Newegg users’ credit card info breached in month-long data hack

Online hardware retailer Newegg has suffered a large-scale payment data breach, which exposed customers' credit card details to hackers for an entire month.

The attackers look to be the same as those behind the British Airways and Ticketmaster UK breaches earlier this month, with researchers referring to the group as Magecart.

"We can assume this attack claimed a massive number of victims," said threat management firm RiskIQ, which exposed the breach along with the security research company Volexity.

The full scope of the attack is not yet known, although Newegg has sent an email to customers informing them of the hack, and that the company is "conducting extensive research" to determine what data was accessed. It promised an FAQ on the breach by 21 September.

IT Pro has contacted Newegg for comment.

The hackers injected 15 lines of Javascript to Newegg's payment page, which skimmed credit card data on desktop and mobile between 14 August and 18 September, when the company eventually shut down the code.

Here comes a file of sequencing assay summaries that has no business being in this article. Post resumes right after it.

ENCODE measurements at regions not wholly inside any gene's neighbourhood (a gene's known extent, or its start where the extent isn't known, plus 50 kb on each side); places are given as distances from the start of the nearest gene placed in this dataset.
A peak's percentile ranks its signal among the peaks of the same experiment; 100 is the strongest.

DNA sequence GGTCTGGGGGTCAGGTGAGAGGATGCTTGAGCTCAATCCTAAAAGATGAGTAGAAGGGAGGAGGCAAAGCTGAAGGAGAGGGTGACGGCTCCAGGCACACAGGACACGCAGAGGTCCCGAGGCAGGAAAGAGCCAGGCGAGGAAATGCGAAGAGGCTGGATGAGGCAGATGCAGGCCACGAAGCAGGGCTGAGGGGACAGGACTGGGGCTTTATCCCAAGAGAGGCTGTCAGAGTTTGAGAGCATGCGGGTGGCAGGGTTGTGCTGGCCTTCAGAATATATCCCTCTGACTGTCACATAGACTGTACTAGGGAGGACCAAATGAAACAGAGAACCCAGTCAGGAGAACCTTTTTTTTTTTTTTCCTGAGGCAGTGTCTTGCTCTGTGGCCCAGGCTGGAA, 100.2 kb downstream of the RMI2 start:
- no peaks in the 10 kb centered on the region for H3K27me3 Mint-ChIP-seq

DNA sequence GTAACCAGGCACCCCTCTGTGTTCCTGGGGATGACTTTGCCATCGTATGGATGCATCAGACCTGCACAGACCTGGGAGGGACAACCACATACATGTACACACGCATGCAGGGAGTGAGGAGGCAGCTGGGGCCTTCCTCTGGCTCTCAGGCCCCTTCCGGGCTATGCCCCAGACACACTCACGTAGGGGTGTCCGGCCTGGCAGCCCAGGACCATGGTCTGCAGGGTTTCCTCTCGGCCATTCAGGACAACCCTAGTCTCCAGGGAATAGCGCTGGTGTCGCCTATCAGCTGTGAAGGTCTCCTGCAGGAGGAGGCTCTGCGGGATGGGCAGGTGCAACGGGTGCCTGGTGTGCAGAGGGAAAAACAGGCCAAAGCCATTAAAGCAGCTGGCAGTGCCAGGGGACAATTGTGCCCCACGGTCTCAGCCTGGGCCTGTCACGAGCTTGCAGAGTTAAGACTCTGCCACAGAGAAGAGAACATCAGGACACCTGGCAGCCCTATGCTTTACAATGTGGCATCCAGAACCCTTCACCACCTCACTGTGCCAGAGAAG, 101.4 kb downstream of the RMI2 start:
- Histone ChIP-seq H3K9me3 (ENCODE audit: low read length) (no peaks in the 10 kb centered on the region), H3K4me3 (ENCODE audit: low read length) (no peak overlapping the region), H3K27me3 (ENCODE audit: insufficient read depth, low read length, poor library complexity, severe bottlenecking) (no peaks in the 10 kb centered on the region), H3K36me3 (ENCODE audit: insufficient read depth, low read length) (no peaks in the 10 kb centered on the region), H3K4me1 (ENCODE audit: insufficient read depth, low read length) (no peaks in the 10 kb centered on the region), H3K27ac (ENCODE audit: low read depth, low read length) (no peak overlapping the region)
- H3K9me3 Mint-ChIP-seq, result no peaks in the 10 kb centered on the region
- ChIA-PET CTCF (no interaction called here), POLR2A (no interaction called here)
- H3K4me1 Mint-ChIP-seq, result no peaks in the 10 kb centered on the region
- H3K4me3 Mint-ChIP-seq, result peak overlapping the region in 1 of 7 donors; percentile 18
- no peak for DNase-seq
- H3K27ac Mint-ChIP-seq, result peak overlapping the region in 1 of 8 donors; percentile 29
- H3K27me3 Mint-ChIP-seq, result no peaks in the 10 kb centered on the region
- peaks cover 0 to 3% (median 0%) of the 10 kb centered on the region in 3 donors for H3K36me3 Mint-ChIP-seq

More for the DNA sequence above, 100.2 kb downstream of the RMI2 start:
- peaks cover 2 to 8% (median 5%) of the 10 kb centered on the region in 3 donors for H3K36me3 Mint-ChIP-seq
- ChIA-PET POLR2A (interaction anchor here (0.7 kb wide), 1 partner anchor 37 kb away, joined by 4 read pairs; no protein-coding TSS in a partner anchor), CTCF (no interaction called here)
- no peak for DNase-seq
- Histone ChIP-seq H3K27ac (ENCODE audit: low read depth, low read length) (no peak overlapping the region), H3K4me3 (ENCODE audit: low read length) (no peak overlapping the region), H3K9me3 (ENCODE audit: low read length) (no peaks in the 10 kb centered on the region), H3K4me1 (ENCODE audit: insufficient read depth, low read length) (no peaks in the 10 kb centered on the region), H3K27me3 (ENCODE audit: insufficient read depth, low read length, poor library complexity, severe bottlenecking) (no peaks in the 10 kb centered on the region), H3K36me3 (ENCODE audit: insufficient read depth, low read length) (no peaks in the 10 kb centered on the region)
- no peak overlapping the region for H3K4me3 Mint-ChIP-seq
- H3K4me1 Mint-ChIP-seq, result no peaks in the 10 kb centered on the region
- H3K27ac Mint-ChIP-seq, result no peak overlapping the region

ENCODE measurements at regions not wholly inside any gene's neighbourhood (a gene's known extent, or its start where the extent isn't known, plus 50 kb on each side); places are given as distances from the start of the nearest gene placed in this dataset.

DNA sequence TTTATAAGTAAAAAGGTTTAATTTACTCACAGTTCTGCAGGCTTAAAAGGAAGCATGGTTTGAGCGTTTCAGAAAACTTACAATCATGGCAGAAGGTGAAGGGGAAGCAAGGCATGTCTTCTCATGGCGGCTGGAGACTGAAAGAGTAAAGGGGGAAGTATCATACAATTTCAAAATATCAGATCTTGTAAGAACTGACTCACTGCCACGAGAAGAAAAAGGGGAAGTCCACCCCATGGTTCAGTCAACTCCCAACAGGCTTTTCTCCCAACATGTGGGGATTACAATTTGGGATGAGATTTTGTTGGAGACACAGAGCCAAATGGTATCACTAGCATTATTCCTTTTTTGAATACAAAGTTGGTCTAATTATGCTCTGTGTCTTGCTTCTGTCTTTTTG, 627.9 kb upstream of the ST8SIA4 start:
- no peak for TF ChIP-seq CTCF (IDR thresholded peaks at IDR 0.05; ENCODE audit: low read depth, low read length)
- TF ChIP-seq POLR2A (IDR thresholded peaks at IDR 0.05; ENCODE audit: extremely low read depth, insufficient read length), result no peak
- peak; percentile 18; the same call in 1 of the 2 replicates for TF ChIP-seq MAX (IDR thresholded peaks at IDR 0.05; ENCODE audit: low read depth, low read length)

The base code behind the attack was the same as that used in the British Airways breach, with only minor changes made to the form needed to serialise payment information, and the server to send that information to.

Credit: RiskIQ

According to RiskIQ, which also uncovered the code behind the British Airways breach, the Magecart hackers registered a domain through Namecheap. On 14 August, the attackers changed the destination of the domain to a drop server, which received the skimmed credit card information.

"While some Magecart groups still target smaller shops, the subgroup responsible for the attacks against Newegg and British Airways is particularly audacious," said RiskIQ's Yonathan Klijnsma, noting that that the highly targeted attacks use code that "seamlessly integrate into their targets' websites."

Newegg has close to 50 million monthly visitors, and even if a small percentage of that makes purchases, the amount of skimmed credit card information over several weeks could be substantial. The pattern of Magecart attacks in the last month also suggests the approach taken by the attackers is becoming increasingly popular.

"Historically, threat actors deploying Magecart have targeted small businesses and so stayed largely under the radar," security expert Davey Winder told IT Pro.

"There appears to have been a shift to more audacious attacks, with less concern over stealth, and given the success of these exploits there's no reason to assume they will cease any time soon."